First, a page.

Thursday, September 9, 2010
By Tom Wachunas
If there’s such a thing as having the ability to artistically formalize the metaphysics of memory and dreams, Dr. Fredlee Votaw has it. Like some of the titles of Votaw’s works, my scribbled notes on his show of 25 mixed media pieces at The Canton Museum of Art, called “Restless Dreams”, seem like the beginnings of prose poems: inklings of faint certainties; distant, old melodies or memories perceived through vapors of the crowded present. The images here live on the cusp of revelation, the ethereal edge of familiarity, many of them imbued with a sepia patina of old wood, faded linen, tarnished metal.
Aside from Votaw’s astonishing precision as a draftsman, and his uncanny feel for lusciously tactile surfaces (which is all certainly compelling enough), the wonder of these pieces is in their power to evoke. This is to say that in as much as these works represent what Votaw calls a visual diary – something intrinsically personal to him – they’re not so private or obtuse that they can’t evoke connections and associations every bit as personal to us, the viewers. And the essence of those connections and associations is centered in lovingly recollected people, places, and moments, whether joyous and tender, bittersweet, or melancholic.
One of the more intriguing and recurring (and enigmatic) motifs in Votaw’s assemblages are metallic passages he creates with what must be very painstakingly laid-in clusters of tiny nails, as in “Thinking About the Holocaust.” In the top half of the work is a large face - pale, hairless, haunted and haunting, with eyes that seem to peer into and beyond history itself. Beneath the face there is a wreath of sorts, made of intertwined pairs of human hands – some in prayer, some limp, some partially open in pain or supplication. Those tiny nails form a frame, or an aura around the wreath. So many of them! Like a procession gathered ‘round the cruel magnet of human tragedy.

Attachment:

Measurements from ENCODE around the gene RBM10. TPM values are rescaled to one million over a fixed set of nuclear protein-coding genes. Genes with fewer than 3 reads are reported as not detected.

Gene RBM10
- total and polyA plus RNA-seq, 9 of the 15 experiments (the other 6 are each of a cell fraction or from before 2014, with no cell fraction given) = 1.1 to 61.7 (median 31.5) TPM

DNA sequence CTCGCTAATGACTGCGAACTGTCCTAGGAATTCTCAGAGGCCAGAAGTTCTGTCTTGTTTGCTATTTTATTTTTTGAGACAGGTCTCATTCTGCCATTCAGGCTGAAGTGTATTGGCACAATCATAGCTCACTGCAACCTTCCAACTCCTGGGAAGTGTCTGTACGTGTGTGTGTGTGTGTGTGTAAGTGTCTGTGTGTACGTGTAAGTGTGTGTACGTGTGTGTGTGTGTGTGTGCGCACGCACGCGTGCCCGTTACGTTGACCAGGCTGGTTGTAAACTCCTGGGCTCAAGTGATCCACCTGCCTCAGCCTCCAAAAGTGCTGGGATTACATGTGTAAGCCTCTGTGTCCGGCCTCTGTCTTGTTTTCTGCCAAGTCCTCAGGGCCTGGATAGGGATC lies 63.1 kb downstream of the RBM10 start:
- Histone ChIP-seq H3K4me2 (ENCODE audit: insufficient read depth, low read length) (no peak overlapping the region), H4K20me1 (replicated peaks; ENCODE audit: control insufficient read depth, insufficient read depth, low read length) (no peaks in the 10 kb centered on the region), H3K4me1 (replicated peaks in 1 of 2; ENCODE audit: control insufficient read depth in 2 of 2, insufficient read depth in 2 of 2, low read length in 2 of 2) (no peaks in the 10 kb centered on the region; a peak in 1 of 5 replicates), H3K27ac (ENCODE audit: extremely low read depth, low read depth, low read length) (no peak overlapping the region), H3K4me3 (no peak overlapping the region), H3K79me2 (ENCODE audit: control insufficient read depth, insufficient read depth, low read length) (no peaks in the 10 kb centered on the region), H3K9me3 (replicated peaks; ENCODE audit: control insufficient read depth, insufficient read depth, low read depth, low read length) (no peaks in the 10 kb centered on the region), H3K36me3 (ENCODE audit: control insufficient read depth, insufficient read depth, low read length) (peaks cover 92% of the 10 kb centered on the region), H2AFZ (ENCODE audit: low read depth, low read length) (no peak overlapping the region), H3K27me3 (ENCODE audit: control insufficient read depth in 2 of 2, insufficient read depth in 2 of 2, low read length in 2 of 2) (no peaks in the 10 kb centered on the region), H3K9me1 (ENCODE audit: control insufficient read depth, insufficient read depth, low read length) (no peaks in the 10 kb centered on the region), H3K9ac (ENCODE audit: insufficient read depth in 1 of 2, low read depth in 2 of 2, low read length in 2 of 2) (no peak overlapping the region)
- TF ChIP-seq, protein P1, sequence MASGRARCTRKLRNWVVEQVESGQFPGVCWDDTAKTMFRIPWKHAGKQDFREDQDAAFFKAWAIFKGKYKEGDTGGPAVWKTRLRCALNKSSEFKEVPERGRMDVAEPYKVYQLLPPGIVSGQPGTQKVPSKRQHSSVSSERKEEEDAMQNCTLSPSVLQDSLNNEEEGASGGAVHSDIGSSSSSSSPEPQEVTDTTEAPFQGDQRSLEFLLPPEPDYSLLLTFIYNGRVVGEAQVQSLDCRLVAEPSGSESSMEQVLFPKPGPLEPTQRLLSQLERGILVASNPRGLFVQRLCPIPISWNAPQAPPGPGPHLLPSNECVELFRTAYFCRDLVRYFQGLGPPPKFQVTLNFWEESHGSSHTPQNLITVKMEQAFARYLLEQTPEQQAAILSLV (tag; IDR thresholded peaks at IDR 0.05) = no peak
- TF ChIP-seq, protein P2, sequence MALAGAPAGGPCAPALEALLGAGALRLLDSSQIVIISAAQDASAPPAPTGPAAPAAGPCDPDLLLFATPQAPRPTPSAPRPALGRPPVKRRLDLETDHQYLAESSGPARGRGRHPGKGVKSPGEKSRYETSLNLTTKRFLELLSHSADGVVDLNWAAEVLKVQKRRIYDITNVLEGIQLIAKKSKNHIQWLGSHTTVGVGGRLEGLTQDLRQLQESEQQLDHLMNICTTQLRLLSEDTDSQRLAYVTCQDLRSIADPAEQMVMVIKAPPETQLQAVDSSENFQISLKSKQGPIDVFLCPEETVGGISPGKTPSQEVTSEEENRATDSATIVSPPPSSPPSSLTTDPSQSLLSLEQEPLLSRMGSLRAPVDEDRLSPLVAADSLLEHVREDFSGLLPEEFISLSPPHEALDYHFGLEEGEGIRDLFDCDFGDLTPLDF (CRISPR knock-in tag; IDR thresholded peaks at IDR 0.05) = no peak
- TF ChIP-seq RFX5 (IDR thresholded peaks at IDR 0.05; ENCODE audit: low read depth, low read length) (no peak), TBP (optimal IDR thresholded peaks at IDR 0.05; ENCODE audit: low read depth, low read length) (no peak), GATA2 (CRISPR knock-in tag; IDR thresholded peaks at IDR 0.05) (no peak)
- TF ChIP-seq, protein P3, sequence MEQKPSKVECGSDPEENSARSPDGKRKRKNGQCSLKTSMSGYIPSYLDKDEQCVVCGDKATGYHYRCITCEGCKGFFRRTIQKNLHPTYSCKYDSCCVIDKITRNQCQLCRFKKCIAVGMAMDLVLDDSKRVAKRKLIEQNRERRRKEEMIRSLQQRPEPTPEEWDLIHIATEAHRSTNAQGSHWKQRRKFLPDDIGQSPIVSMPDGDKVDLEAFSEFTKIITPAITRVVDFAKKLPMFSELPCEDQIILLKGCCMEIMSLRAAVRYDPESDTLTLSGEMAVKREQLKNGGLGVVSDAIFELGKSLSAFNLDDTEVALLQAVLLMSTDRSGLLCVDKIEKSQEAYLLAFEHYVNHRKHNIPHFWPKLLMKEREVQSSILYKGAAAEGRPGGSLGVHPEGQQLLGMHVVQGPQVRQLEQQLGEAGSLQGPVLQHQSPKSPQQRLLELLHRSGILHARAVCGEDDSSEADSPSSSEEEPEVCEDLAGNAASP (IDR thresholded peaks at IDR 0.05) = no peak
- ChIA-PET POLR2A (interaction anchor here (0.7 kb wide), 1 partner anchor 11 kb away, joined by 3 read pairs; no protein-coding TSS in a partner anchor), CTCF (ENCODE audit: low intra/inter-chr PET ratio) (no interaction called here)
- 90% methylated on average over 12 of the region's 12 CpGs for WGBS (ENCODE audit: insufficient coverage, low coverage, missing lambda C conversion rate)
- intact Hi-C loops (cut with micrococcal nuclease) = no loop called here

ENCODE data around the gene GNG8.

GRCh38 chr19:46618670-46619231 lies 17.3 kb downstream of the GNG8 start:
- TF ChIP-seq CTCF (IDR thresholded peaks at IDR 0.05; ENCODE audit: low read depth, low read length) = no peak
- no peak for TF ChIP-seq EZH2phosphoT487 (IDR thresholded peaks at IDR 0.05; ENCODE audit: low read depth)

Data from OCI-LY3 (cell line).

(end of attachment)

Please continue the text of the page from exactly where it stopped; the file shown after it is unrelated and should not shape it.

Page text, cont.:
Votaw’s graphite drawings here are utterly stunning in their meticulous, mesmerizing detail and subtle textures, as in “Wedding Ring Quilt Dreams,” or “She Dreamed of the Butterfly Her Soldier Boy Caught for Her.” Yet they aren’t cold and calculated exercises in photorealism. Rather, they seem to have real breath - simply, even magically appearing out of white mists.
The quality of the markings in these and so many other works in this show is such that you get the sense Votaw has not so much ‘drawn’ as somehow coaxed and whispered them on to his surfaces. They’re the kind of whispers that are the soundtracks of dreams, transformed into physical imprints of memories – never too loud or too deep, but always gently steady and quietly urgent.
Photo: “When We Gazed Up at the Night Sky, I Saw the Wonder of the Stars, While She Saw Only the Blackness In-between,” mixed media assemblage by Dr. Fredlee Votaw, on view in his exhibit, “Restless Dreams,” through October 31 at the Canton Museum of Art, 1001 Market Ave. N., Canton, Ohio. For Museum hours and other info, call (330) 453 – 7666 or visit www.cantonart.org